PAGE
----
There is no objective standard of artistic merit, if there were then it would exist in all times and places and cultures, indeed it would exist independent of any culture. This is clearly not the case. Even if we look to what artforms are popular within modern human cultures, we see that ‘low art’ tends to win out every time. ‘High art’ is the result of value judgments by an empowered clique of people, and has no greater ‘validity’ or value than anything else.
People who say that the ‘wrong books won’ are saying they liked a certain book, for certain reasons. The judges on the day liked other books for other reasons. I grant you that the reasons for liking the work should be artistic (not, for instance, that the author is a nice person or looks hot in their book-cover photo) but it is entirely possible for people to disagree about the artistic merits of things, and those who claim that any who disagree with them are ‘incompetent’ are not making any statement of real value.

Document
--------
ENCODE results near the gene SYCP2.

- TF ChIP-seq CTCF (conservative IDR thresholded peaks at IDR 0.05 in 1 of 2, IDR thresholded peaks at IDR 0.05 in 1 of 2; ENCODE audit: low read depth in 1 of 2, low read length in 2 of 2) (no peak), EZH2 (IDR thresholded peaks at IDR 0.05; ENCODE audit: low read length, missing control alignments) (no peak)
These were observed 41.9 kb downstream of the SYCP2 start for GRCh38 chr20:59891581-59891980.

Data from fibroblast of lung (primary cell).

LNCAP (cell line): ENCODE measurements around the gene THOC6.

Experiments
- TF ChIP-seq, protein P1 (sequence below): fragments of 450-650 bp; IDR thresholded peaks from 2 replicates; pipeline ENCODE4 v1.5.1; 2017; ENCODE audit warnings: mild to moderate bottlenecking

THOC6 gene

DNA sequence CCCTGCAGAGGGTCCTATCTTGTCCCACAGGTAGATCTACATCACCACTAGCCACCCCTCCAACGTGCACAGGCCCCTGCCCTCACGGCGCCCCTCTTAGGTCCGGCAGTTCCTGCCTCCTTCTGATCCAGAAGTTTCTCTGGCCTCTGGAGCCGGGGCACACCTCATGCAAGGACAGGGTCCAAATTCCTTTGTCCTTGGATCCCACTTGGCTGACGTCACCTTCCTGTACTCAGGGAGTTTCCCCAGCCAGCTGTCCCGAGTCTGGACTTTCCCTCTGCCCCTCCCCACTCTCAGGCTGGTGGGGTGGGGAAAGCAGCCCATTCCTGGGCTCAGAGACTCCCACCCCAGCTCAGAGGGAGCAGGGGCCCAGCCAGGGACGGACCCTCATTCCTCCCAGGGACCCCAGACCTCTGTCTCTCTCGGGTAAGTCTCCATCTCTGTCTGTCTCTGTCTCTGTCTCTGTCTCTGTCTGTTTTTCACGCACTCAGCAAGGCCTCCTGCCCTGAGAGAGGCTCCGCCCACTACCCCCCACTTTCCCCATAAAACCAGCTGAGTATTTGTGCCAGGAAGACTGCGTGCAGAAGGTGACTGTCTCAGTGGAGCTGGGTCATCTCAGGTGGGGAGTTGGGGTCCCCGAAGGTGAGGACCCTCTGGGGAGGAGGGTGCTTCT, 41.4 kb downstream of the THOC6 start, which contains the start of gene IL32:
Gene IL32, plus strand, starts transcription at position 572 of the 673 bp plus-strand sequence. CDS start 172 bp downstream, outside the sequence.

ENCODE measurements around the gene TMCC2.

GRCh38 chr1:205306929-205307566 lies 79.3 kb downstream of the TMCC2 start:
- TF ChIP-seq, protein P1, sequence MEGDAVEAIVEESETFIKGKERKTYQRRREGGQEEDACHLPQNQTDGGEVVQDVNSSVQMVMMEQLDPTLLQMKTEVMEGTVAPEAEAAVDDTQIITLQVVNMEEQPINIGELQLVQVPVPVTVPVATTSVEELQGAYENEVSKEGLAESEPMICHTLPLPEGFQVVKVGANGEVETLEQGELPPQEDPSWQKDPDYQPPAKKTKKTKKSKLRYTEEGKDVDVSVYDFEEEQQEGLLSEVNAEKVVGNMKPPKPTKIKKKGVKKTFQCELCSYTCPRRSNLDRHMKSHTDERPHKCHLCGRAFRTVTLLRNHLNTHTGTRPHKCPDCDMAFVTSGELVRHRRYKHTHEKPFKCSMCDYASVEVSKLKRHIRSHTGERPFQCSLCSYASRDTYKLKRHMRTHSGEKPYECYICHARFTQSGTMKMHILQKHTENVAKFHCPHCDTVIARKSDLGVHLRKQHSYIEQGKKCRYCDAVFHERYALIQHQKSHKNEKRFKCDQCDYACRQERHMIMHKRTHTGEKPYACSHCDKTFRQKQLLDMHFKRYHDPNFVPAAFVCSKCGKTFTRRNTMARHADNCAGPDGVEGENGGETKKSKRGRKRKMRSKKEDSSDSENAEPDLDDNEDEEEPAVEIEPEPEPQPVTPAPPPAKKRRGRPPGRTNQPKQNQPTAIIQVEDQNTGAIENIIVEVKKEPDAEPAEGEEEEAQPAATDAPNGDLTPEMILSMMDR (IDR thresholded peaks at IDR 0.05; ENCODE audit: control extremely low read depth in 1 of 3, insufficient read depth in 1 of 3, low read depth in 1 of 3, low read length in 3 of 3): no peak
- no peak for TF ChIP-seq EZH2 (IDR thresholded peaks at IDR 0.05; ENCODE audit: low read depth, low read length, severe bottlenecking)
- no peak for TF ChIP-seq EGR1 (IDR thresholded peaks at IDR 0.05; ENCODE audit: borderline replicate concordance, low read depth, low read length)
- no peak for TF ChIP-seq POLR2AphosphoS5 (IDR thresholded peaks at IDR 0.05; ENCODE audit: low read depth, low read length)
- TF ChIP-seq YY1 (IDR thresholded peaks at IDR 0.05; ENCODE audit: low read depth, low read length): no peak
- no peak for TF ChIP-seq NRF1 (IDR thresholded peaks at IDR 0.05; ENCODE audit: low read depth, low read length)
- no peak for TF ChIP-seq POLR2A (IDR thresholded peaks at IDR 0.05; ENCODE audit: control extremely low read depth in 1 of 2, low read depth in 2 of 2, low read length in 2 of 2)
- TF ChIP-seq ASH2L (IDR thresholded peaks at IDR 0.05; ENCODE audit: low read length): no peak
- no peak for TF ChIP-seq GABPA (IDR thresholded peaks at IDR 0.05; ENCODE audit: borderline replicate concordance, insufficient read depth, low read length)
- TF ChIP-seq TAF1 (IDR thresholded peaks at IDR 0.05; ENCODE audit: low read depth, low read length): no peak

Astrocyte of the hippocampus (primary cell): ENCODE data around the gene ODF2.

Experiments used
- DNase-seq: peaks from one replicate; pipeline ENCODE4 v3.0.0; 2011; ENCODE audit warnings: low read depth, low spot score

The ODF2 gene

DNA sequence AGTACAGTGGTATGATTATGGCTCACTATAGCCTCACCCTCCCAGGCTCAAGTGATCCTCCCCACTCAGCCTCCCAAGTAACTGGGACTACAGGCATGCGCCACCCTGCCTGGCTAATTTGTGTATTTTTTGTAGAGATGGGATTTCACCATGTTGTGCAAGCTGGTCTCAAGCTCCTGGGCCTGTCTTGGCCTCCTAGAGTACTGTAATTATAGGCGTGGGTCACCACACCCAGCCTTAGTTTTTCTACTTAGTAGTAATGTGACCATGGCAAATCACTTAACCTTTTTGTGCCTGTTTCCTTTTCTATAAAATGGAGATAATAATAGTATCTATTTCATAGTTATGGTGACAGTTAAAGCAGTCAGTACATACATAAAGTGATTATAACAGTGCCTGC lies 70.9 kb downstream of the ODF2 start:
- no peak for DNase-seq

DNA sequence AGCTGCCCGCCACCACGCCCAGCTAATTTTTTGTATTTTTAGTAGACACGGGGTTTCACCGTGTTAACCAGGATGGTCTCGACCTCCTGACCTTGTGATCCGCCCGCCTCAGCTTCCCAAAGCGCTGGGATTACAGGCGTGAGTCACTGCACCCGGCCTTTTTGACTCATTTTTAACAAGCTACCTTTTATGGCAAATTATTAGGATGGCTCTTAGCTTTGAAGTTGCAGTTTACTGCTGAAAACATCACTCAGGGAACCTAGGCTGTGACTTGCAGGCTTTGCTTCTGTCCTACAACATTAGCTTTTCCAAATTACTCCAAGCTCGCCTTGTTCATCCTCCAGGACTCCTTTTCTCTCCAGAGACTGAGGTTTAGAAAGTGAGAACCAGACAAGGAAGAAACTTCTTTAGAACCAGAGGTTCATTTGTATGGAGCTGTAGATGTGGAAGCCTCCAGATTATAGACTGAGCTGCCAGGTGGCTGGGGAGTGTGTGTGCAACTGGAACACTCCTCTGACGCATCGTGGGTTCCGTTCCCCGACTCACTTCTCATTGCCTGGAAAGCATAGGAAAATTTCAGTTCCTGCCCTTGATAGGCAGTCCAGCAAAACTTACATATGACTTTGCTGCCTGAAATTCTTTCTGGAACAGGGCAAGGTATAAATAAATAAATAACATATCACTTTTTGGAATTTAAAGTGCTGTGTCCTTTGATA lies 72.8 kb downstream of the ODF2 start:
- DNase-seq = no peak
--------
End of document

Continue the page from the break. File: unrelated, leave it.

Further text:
March 30, 2012 at 4:57 pm
I suspect this is a discussion for the bar at a con. So just a couple of points for now, as I’ll no doubt run into you at some point over one or the other of the next two weekends.
Saying the market is the most objective measure we have means that the Harry Potter books are objectively better than, say, Midnight’s Children (which won the Booker of Bookers). That’s nonsensical. Pride and Prejudice is still read 200 years later, The Black Dwarf is not.
Granted that there have been periods in history when different artistic standards held sway. I’m currently reading Orhan Pamuk’s My Name is Red, which illustrates exactly that point. But you chose your example badly, because the Nazis were pretty much motivated entirely by politics.
Finally, “like” is not a critical judgment. You can admire a book, and appreciate the skill and/or talent which has gone into making it, without actually liking or enjoying the book. If someone has written bad code, for instance, but the app works as specified, that doesn’t make the code magically good. I’ve seen countless number of database designs that do what they’re intended but break just about every rule of good database design.